Mr. Wilson, whose 70-year acting career also included TV, film and radio roles, died at the Motion Picture & Television Hospital in Woodland Hills, Calif. He appeared in more than 500 TV ads for the brand from 1964 to 1985. His character's obsessive-compulsive yet conflicting desires both to protect and squeeze four-packs of the bath tissue helped drive the brand to national brand leadership.
'Helped define Charmin'
"It is not an exaggeration to say that the Mr. Whipple character, which Dick Wilson portrayed for so many years, is one of the most recognizable faces in the history of American advertising," Dennis Legault, Charmin brand manager, said in a statement. "Dick deserves much of the credit for Charmin's success. He helped define Charmin with consumers, reinforcing the product's softness with the 'Please Don't Squeeze the Charmin' slogan."
After a 14-year break, Mr. Wilson took up the grocer's apron once more in 1999 to reprise his role and introduce an improved product. His character was created by Benton & Bowles, New York, which kept the brand until its successor agency, D'Arcy Masius Benton & Bowles, was broken up by Publicis Groupe in 2002 and its agency team moved to Publicis Worldwide.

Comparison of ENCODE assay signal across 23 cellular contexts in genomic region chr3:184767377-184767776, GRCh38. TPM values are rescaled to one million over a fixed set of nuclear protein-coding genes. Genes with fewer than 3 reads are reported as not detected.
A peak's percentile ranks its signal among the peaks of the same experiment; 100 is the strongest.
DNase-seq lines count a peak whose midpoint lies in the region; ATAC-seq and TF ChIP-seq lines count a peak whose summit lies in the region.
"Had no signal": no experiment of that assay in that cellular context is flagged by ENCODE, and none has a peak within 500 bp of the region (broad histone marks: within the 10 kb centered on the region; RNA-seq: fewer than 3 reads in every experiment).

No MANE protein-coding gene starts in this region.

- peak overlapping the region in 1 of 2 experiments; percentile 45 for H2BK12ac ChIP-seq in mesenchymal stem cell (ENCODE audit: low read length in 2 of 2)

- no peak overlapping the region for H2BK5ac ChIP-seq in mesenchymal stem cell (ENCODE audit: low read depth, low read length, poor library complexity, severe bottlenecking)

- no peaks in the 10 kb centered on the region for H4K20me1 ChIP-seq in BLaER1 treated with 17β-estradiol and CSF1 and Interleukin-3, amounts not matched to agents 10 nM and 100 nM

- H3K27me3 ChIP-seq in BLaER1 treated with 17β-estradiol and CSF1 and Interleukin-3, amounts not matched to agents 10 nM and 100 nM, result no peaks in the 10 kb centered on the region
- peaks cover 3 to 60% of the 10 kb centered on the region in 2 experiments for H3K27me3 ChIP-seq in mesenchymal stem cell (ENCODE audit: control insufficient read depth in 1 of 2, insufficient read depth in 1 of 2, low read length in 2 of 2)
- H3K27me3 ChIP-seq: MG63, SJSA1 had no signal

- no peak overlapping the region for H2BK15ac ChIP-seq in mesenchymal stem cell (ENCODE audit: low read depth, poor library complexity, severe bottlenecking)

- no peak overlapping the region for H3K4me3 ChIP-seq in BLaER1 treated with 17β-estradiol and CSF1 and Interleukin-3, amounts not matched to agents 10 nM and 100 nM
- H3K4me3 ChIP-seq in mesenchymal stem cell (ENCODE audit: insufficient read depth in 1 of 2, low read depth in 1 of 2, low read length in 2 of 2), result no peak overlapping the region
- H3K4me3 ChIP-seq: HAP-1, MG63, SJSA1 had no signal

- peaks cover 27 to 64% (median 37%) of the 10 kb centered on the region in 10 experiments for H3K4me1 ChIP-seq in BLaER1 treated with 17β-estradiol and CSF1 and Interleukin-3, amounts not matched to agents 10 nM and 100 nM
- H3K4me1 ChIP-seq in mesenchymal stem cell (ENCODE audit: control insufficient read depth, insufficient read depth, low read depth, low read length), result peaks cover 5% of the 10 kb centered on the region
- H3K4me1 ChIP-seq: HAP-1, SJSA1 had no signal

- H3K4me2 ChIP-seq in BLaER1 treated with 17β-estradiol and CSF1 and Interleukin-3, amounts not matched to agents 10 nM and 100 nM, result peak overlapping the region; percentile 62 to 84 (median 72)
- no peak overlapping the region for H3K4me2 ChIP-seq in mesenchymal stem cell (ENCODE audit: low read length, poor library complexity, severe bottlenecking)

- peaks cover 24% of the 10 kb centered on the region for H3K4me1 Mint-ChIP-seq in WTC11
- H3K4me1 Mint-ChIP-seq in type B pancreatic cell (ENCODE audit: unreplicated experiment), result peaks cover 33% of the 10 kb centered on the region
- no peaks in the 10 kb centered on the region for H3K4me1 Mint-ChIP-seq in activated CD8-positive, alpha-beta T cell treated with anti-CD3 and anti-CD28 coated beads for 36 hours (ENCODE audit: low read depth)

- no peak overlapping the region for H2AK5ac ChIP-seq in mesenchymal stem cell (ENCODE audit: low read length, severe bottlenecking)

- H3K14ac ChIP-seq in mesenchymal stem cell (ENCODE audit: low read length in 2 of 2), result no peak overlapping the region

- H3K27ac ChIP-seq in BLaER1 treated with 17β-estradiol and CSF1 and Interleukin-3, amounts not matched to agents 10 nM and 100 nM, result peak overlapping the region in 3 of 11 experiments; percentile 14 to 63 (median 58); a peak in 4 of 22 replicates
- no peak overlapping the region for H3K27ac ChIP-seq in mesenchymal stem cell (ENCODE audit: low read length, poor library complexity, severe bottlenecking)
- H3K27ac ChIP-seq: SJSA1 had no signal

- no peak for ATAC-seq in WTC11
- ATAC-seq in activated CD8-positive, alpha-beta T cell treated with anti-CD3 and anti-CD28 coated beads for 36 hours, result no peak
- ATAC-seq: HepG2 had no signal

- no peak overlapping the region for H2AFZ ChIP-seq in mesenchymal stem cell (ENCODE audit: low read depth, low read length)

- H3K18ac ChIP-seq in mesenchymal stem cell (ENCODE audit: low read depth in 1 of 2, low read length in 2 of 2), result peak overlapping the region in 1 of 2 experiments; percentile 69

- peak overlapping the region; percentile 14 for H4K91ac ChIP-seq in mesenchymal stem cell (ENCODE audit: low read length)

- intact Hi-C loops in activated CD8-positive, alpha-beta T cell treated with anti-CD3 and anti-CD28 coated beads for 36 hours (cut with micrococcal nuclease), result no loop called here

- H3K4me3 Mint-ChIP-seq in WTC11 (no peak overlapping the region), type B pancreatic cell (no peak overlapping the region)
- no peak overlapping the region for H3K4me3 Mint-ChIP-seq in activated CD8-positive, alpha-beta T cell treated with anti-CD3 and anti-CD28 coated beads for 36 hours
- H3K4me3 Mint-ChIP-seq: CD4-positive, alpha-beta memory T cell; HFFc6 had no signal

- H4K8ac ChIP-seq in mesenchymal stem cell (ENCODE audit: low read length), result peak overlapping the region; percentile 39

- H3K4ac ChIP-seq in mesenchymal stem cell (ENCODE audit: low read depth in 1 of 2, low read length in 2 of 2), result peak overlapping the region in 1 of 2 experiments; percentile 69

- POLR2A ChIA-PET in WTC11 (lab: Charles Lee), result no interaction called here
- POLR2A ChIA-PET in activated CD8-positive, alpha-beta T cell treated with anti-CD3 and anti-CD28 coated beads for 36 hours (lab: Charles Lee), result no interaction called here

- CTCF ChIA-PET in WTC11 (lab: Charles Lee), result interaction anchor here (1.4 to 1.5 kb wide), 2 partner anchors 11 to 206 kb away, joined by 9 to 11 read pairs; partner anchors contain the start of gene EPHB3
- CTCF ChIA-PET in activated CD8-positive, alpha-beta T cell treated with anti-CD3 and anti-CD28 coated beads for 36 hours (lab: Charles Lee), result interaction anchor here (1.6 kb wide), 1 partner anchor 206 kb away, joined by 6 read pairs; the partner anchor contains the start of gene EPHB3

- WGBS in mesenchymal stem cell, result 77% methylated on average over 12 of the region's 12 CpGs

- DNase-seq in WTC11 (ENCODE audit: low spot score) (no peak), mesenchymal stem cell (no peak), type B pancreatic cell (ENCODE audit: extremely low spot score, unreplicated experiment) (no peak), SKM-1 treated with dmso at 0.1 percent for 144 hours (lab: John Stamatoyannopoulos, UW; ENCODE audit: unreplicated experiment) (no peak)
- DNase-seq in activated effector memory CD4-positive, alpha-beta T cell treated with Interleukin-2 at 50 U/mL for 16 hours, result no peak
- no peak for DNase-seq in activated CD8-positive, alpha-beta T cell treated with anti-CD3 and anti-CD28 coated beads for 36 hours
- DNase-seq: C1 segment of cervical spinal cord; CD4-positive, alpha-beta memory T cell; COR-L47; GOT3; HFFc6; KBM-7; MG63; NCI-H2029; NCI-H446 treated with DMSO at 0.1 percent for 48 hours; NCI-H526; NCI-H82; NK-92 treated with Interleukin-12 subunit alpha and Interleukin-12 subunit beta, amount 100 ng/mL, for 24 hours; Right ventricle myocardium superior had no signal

P&G presented Mr. Whipple with a lifetime achievement award in 2001 to honor his contribution.
His death comes the same day as Charmin opens what has become a more modern tack for the brand, the second year of its unusual take on experiential marketing by offering free public restrooms in Times Square. The restrooms, like the product and current ads, are adorned by Mr. Whipple's 7-year-old successors, the animated Charmin bears.
Durable character actor
Mr. Wilson began his career at 15 as an announcer and disc jockey in Canada. Though he may be best remembered as Mr. Whipple, Mr. Wilson was a durable character actor who appeared in more than 300 TV shows, including "Hogan's Heroes," "McHale's Navy," "Bewitched," "That Girl," "The Rockford Files" and "Maude," along with numerous movies, including "Planet of the Apes" and "Dial M for Murder."
He was also a comedic acrobatic dancer in vaudeville for nearly 20 years, having taken his compensation for designing scenery at a dancing school in the form of lessons. He graduated from the Ontario College of Art in Toronto with a major in sculpture.
Mr. Wilson also received an unusual stipend from P&G -- complimentary rolls of Charmin shipped each month. He made the "Guiness Book of World Records" for the longest-running TV character with 504 ads, and a 1979 poll (conducted for P&G) pegged him as the third best-known American behind Richard Nixon and Billy Graham.
Mr. Wilson is survived by his wife, Meg, three children and three grandchildren, all living in the Los Angeles area.